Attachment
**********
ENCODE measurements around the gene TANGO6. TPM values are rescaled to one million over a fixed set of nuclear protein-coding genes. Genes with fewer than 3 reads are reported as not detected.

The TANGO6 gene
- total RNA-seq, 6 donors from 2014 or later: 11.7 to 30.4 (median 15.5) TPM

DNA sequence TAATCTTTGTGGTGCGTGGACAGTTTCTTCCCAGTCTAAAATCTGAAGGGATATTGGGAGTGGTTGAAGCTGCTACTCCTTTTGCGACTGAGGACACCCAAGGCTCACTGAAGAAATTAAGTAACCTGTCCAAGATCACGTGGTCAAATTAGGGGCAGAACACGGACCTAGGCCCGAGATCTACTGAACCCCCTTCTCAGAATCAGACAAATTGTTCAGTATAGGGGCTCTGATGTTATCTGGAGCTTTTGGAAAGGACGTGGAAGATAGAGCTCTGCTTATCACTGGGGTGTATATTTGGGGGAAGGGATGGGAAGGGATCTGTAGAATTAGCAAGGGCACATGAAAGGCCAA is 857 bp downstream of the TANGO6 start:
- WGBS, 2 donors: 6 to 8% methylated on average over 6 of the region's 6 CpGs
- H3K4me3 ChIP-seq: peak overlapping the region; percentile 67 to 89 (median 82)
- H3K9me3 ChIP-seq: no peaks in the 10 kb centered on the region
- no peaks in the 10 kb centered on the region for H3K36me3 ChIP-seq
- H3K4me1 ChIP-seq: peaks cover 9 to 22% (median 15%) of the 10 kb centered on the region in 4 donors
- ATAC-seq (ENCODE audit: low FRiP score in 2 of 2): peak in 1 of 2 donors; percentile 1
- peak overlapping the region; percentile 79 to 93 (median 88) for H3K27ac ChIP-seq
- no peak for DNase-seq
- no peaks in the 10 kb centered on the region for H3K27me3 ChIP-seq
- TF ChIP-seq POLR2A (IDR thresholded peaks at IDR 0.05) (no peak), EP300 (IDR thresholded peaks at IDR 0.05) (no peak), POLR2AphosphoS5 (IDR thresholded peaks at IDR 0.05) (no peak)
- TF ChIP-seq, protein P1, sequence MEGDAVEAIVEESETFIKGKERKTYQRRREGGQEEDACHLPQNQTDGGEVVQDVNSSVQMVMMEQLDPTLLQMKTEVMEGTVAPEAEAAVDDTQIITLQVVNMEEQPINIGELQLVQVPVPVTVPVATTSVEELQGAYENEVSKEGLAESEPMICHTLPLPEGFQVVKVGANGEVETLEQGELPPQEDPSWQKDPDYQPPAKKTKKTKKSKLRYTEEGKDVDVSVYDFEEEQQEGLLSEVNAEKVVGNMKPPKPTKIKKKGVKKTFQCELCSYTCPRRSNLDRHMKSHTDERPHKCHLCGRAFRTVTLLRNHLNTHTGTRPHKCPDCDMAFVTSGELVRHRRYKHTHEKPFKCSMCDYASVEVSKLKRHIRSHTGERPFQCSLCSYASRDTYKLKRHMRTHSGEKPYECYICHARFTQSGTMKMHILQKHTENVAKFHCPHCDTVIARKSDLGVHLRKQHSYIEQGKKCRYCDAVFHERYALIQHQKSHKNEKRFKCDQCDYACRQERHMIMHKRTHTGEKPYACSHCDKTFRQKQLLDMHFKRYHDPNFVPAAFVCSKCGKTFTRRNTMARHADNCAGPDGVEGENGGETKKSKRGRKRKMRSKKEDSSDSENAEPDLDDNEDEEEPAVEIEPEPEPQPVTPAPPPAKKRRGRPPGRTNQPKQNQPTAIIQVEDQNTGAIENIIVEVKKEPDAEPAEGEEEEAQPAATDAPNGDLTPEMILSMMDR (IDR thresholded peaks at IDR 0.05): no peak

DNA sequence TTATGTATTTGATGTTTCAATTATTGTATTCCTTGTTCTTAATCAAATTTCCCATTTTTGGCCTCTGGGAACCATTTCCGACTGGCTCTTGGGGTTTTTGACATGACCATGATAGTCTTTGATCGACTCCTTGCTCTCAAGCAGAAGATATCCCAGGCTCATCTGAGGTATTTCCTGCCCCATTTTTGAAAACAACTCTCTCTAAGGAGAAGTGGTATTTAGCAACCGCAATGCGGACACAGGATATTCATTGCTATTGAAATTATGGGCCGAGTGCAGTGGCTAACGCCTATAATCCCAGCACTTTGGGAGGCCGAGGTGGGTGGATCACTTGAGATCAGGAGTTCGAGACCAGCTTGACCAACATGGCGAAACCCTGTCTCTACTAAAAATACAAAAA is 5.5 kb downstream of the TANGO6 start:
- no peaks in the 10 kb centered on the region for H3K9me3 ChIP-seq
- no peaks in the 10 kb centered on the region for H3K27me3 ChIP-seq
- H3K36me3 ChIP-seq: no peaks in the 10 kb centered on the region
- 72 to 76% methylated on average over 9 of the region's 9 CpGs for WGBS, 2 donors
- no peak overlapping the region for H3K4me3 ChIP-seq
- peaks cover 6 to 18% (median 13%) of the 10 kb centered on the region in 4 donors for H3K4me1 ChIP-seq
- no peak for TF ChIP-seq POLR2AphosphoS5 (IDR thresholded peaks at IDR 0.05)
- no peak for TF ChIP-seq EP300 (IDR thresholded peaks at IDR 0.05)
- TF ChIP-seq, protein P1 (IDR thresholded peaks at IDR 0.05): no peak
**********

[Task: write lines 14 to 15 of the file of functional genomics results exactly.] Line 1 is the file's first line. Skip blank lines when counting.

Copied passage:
- TF ChIP-seq POLR2A (IDR thresholded peaks at IDR 0.05) (no peak), EP300 (IDR thresholded peaks at IDR 0.05) (no peak), POLR2AphosphoS5 (IDR thresholded peaks at IDR 0.05) (no peak)
- TF ChIP-seq, protein P1, sequence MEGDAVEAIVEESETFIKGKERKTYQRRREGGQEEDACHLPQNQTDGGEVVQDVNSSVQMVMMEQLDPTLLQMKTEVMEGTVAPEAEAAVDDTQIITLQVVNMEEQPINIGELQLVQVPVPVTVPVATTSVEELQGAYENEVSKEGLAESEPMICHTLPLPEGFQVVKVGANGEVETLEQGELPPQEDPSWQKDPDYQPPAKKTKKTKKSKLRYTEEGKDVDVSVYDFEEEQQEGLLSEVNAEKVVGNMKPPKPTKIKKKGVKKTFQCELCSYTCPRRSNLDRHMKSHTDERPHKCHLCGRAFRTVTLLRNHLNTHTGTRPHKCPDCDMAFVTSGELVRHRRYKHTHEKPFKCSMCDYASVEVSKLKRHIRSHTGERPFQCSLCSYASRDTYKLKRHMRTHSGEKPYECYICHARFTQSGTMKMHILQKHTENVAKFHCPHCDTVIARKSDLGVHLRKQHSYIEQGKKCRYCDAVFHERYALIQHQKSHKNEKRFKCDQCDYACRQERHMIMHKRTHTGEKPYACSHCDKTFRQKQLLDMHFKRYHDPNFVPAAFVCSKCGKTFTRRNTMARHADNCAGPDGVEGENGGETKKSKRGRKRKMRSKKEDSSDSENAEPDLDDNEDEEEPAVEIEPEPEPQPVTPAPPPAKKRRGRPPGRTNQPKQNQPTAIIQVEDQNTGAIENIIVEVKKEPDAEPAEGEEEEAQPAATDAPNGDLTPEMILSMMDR (IDR thresholded peaks at IDR 0.05): no peak